Sunday’s latest Indianapolis Colts debacle reminded me of Jan. 4, 2003, another forgettable moment in franchise history.
The Colts had just been bounced out of the playoffs in a 41-0 AFC wildcard playoff road loss to the New York Jets in East Rutherford, N.J.
I asked linebacker Mike Peterson a simple question: "Where do you go from here?"
He snickered and responded, “To the bus.”
Fortunately, I didn’t have the displeasure of flying to Jacksonville Sunday to see the Colts lose 51-16 to the Jaguars at EverBank Field. The same question would need to be asked.
After losing by 35 points in back-to-back weeks for the first time in franchise history and seeing their league-record division win streak of 16 games come to a nightmarish end, where do the Colts go from here?
Peterson’s answer fits more than a player repeating whatever spin was sold in the locker room when reporters arrived.
Just get on the bus and come home. Words don’t mean anything now.
There will be enough time this week to remind everyone that the Colts can still make the playoffs. Even at 6-7, the AFC South Division allows so much latitude when crowning a winner. (Can’t use the word champion because it sure doesn’t seem to fit).
Regardless of what the Houston Texans (6-6) do at home Sunday night against the New England Patriots, the reality is the Colts host their division rivals next Sunday at Lucas Oil Stadium. They beat the Texans in Houston back on Oct. 8, the Texans have never won in Indianapolis in 13 trips, and if the Colts win again, they’ll put themselves in position to win their third consecutive division title and advance to the playoffs for a fourth straight postseason.
That’s as much positive spin as you will read in this analysis. And it’s shared because it’s true, although confidence continues to diminish in the Colts.
We deal with a series of bottom lines after each week’s new chapter to the NFL grind. And bottom line, as has been suggested before, the Colts are going nowhere fast and will live up to the league acronym if they do somehow survive this mess of a season stretch and make the playoffs, as in how will they last come January: “Not For Long.”
Maybe the Colts’ key injury guys will be able to make it back against the Texans. But if offensive left tackle Anthony Castonzo can’t suit up and quarterback Andrew Luck does, how will this O-line protect the franchise’s best player against the likes of J.J. Watt?
It was agonizing to watch quarterback Matt Hasselbeck try to fight through the pain of this ugly loss to the Jaguars. He was sidelined once, yet came back and then suffered a rib injury, perhaps a re-aggravation of what he was dealing with from his Pittsburgh pounding, and he was gone.
So the 40-year-old savior is banged up. Luck is recuperating from a lacerated kidney and partially torn abdominal muscle and relying on a scan to give him the go-ahead to play. Not exactly encouraging. It’s not like he can force his way onto the field because he feels OK. This isn’t a sore muscle we’re talking about.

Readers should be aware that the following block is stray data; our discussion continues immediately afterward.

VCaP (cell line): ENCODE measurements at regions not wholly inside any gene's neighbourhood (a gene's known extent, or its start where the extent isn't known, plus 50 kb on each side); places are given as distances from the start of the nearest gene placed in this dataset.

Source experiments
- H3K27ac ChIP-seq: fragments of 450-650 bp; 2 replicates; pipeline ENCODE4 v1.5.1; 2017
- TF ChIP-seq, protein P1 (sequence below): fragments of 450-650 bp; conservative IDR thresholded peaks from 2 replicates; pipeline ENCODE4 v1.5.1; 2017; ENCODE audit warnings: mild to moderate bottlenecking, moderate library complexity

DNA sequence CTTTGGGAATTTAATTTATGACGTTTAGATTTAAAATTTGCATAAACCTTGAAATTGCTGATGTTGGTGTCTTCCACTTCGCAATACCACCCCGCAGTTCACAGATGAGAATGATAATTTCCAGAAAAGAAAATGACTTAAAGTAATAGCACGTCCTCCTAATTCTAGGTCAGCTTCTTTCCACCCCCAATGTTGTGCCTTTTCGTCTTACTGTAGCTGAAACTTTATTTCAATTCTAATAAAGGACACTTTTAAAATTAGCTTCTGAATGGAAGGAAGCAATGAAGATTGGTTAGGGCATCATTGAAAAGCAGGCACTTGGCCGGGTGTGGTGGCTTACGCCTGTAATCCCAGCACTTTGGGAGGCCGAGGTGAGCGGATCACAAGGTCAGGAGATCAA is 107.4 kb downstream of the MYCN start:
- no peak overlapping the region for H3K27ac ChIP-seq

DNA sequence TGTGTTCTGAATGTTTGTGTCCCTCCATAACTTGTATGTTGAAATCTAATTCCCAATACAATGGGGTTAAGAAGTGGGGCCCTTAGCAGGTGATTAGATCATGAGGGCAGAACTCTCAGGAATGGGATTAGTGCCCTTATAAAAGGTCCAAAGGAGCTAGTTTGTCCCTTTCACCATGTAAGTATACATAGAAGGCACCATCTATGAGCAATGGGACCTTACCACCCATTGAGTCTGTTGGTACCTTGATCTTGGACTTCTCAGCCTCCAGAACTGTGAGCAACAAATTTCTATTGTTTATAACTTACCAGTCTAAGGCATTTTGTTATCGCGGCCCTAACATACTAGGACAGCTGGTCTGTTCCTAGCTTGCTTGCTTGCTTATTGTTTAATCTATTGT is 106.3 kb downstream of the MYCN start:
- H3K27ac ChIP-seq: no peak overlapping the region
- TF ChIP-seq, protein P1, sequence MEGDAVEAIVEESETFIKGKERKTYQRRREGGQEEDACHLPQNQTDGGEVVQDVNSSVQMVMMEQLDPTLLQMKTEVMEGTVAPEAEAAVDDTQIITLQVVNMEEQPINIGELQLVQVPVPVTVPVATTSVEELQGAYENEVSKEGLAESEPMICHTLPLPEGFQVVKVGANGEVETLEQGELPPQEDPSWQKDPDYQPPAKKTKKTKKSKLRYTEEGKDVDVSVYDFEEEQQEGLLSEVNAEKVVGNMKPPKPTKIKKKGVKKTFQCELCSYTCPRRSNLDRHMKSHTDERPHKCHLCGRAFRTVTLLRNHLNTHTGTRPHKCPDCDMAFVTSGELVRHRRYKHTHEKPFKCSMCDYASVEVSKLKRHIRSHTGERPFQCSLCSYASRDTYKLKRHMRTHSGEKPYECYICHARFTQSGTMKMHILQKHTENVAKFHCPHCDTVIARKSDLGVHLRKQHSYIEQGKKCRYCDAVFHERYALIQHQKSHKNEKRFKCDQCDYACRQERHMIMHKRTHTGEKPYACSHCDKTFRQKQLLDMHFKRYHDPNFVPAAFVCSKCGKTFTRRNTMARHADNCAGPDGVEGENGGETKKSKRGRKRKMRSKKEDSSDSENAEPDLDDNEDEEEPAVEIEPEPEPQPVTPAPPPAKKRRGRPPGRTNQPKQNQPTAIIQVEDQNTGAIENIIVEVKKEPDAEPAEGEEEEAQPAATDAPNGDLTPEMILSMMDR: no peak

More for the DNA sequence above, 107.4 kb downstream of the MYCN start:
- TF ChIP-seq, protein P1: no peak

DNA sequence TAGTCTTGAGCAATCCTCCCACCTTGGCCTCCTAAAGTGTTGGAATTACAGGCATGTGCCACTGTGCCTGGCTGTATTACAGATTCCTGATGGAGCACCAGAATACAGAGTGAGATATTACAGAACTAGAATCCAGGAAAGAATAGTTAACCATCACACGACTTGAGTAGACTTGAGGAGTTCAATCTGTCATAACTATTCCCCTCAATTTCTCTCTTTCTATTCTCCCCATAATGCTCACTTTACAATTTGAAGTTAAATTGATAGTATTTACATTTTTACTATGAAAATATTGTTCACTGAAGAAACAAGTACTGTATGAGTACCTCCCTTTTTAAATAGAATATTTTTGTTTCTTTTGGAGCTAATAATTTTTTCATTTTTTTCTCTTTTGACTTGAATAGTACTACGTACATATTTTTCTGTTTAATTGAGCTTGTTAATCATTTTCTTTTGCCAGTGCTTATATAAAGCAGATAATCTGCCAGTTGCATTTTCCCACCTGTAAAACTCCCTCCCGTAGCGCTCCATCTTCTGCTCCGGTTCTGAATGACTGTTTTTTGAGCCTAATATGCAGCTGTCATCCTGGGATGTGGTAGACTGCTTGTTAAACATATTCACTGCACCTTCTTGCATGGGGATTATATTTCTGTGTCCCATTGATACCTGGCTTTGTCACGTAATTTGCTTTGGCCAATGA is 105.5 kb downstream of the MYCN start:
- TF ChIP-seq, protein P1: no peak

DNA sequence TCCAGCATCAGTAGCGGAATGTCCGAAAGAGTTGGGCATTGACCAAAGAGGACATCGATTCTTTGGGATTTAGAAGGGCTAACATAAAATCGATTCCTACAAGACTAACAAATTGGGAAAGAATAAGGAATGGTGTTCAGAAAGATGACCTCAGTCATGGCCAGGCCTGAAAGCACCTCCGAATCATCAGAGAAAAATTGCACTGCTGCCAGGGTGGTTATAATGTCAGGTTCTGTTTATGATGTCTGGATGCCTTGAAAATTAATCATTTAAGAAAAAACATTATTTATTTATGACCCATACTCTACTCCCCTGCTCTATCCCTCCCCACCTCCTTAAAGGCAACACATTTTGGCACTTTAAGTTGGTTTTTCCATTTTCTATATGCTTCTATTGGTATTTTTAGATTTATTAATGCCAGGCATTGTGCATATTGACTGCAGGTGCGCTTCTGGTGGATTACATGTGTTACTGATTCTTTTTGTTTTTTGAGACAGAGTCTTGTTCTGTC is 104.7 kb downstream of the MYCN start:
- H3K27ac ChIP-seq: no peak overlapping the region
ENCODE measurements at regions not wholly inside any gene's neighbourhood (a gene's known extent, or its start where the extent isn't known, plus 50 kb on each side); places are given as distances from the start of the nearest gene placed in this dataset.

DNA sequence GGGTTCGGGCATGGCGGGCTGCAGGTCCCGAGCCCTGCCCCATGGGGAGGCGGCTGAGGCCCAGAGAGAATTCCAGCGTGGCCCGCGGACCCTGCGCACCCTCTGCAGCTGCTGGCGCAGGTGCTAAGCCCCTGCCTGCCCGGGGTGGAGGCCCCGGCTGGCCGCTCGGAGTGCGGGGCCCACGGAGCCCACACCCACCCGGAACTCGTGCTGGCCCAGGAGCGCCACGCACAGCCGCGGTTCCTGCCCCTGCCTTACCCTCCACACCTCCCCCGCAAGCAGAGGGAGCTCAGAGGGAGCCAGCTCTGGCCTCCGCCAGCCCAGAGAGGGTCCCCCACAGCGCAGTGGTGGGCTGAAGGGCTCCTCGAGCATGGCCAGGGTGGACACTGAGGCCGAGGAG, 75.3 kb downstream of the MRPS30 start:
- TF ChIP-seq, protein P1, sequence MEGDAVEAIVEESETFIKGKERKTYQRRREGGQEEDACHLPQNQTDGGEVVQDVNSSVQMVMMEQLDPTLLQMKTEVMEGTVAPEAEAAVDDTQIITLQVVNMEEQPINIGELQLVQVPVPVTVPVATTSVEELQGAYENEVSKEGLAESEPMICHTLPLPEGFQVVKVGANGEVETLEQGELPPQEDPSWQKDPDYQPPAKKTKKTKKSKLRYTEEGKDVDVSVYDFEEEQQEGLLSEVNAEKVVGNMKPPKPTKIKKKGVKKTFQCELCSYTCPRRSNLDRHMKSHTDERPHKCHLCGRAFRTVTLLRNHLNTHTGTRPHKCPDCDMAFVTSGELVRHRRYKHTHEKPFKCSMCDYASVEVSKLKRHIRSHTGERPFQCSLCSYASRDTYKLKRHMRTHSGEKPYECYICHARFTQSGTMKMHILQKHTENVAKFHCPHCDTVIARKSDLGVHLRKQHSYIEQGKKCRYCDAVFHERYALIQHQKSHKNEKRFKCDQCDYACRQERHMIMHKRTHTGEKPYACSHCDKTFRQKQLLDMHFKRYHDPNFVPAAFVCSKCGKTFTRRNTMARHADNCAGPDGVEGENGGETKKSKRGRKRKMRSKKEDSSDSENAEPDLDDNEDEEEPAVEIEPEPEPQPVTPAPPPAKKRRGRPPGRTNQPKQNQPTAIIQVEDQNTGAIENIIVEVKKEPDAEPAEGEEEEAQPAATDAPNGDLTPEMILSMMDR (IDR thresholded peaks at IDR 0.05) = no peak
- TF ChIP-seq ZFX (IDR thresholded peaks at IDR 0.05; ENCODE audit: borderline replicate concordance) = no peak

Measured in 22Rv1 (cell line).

My media colleagues who made the trip to Jacksonville challenged head coach Chuck Pagano, which was to be expected and justified. It's our job. He walked away in disgust after being pushed about why his team didn’t show more fight.
Pagano as well as general manager Ryan Grigson are responsible for what we are seeing. I know the players well enough to assert they’re giving everything they have to try to win. But the parts aren’t in place to make this happen when it matters most.
It's ultimately up to owner Jim Irsay to determine what needs to be done.
He sees the bottom lines. The O-line is depleted and wasn’t all that good when healthy. The running game is non-existent. I still believe running back Frank Gore has life in his legs, but you can see his frustration, banging into defenders in the backfield too often and doing what he can to earn 1 or 2 yards.
The defense was playing well for a half Sunday, then it all came apart. We were reminded by the Jaguars that the Colts began the day ranked 30th in total defense. Fair to say the guys responsible for tackling and preventing points have regressed, too.
Throw in a punt-return touchdown for a second consecutive week and special teams can take some of the heat as well. This collapse is in all three phases.
What else really can be said? It’s mid-December and no more heroes are running through the door to save the day. The Colts are what they are. And there’s no way they can live up to the expectations that were placed on this team.
We learned early on this season that the Colts weren’t legit Super Bowl contenders. That was offseason hype. Blame the media. Hell, I thought they’d be better than this, too, but was never sold they would make it to Super Bowl 50 in Santa Clara, Calif.
Offensive tackle Joe Reitz said Sunday it’s for every player to look at themselves in a mirror. But this situation is beyond them. The past two weeks have reminded us of the obvious, that the problems start at the top.
Just get on the bus, guys, and fly home.
Nothing more really needs to be said. We all see what’s happening and understand why.
Phillip B. Wilson also can be found on Facebook and Google+.